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I am curious about prime numbers so i just started reading about it. While reading some articles i came across prime number therom (PMT) which states like this

$$\displaystyle \lim_{n \to \infty} \pi \left({n}\right) \frac {\ln \left({n}\right)} n = 1,$$

but when limit tends to infinity $1/n$ should be zero

$$\lim_{n\to\infty}\left(\dfrac1x\right)=0.$$

So PMT tends to infinity answer should be zero and not one!!

Sorry for asking this basic question but my mathematics is bit rusty. Can you tell me why PMT tends to one at infinity? Advance thanks for your help

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I'm not sure what the confusion is. $\pi(n)$ is a number that varies with $n$: for large $n$ it's of the order of $n/(\ln n)$, which is what the prime number theorem is saying. If it helps, just imagine that $\pi(n) = n/(\ln n)$ exactly for large $n$, and convince yourself why there isn't any contradiction -- or better explain what exactly you think the contradiction is. –  ShreevatsaR Jun 12 '13 at 5:32
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Where does your "So PMT tends to infinity answer should be zero and not one!!" come from? $\lim \frac{1}{n}$ and $\lim \frac{\pi(n) \ln n}{n}$ are two different limits. For example, $\lim \frac{1}{n} = 0$, but $\lim \frac{n}{n}$ is clearly 1, and it doesn't follow from $\lim \frac{1}{n} = 0$ in any way. –  user27126 Jun 12 '13 at 5:33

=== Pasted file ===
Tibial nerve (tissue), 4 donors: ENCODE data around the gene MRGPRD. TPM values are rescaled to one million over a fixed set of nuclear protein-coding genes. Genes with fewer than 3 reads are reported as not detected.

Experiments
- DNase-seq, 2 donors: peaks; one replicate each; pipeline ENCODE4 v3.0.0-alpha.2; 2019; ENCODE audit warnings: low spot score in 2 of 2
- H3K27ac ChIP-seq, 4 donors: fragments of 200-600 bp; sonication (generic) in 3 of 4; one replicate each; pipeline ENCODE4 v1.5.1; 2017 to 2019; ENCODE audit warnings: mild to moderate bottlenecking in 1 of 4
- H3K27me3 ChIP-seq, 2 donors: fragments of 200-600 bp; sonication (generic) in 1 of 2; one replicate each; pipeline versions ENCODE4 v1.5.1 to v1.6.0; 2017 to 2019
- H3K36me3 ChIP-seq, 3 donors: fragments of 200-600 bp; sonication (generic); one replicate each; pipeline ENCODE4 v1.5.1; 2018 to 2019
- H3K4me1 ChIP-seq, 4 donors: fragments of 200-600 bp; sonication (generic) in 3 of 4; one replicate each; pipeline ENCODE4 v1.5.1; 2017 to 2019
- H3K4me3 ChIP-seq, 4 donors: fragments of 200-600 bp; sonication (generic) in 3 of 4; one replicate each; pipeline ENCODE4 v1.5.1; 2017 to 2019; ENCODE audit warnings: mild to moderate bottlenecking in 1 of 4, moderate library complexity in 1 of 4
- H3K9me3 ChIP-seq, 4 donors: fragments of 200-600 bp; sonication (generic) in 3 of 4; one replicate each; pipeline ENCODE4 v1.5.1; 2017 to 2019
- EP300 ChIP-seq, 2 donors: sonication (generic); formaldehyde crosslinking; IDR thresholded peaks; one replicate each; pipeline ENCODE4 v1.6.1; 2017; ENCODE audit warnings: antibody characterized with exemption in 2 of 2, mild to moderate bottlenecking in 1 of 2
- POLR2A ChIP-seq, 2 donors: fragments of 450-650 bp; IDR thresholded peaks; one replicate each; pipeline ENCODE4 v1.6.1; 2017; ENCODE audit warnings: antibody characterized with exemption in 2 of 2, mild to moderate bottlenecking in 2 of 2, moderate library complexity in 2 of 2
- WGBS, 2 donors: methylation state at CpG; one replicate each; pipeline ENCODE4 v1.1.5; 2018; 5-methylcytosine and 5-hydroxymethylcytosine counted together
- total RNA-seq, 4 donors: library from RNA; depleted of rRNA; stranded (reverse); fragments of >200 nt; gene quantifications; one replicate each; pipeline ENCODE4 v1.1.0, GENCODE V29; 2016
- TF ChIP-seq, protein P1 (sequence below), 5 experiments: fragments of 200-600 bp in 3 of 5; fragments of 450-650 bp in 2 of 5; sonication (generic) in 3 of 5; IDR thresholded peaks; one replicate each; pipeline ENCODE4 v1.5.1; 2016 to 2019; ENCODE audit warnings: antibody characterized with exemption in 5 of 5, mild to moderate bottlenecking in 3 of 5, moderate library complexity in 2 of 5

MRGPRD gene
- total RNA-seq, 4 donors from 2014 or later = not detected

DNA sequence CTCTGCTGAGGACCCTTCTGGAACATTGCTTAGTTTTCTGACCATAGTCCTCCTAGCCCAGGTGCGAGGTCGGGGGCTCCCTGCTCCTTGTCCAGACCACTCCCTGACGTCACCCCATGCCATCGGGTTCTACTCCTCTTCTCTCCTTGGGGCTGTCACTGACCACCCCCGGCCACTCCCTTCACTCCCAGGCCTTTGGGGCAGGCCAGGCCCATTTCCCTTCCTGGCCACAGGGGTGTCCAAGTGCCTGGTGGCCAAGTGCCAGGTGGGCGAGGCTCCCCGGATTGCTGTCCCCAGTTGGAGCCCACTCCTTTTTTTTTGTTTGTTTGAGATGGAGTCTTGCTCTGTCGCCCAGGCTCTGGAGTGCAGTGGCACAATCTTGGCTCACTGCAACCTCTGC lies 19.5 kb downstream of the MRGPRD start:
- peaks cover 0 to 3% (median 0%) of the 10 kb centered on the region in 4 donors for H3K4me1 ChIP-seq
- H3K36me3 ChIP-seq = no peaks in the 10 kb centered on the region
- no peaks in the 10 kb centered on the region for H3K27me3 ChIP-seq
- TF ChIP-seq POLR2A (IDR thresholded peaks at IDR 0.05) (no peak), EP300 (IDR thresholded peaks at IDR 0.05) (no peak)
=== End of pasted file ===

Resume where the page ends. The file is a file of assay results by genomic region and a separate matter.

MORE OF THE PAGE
1 Answer 1

The function $\pi(n)$ can grow faster than $1/n$, or slower, or the same rate, so there is no reason a priori to expect any particular limit. Certainly you agree, for example, that $\lim_{n\to\infty}e^n\frac{\ln(n)}n=\infty$, not $0$, because the $e^n$ term grows so fast. So this is really a statement about the otherwise unknown function $\pi(n)$: it grows at exactly the right rate so that $\lim_{n\to\infty}\pi(n)\frac{\ln(n)}n=1$, which is sometimes written $\pi(n)\sim\frac n{\ln(n)}$ to say that for large $n$, $\pi(n)$ and $\frac n{\ln(n)}$ are at the same order of magnitude. The limit formulation is just a way of making this precise.

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+1. Shouldn't the $1/n$ in the first line be $n$? –  ShreevatsaR Jun 12 '13 at 5:40
    
@ShreevatsaR I meant "the $\pi(n)$ term may or may not dominate the $1/n$ term". Not sure how to say that properly. –  Mario Carneiro Jun 12 '13 at 5:41

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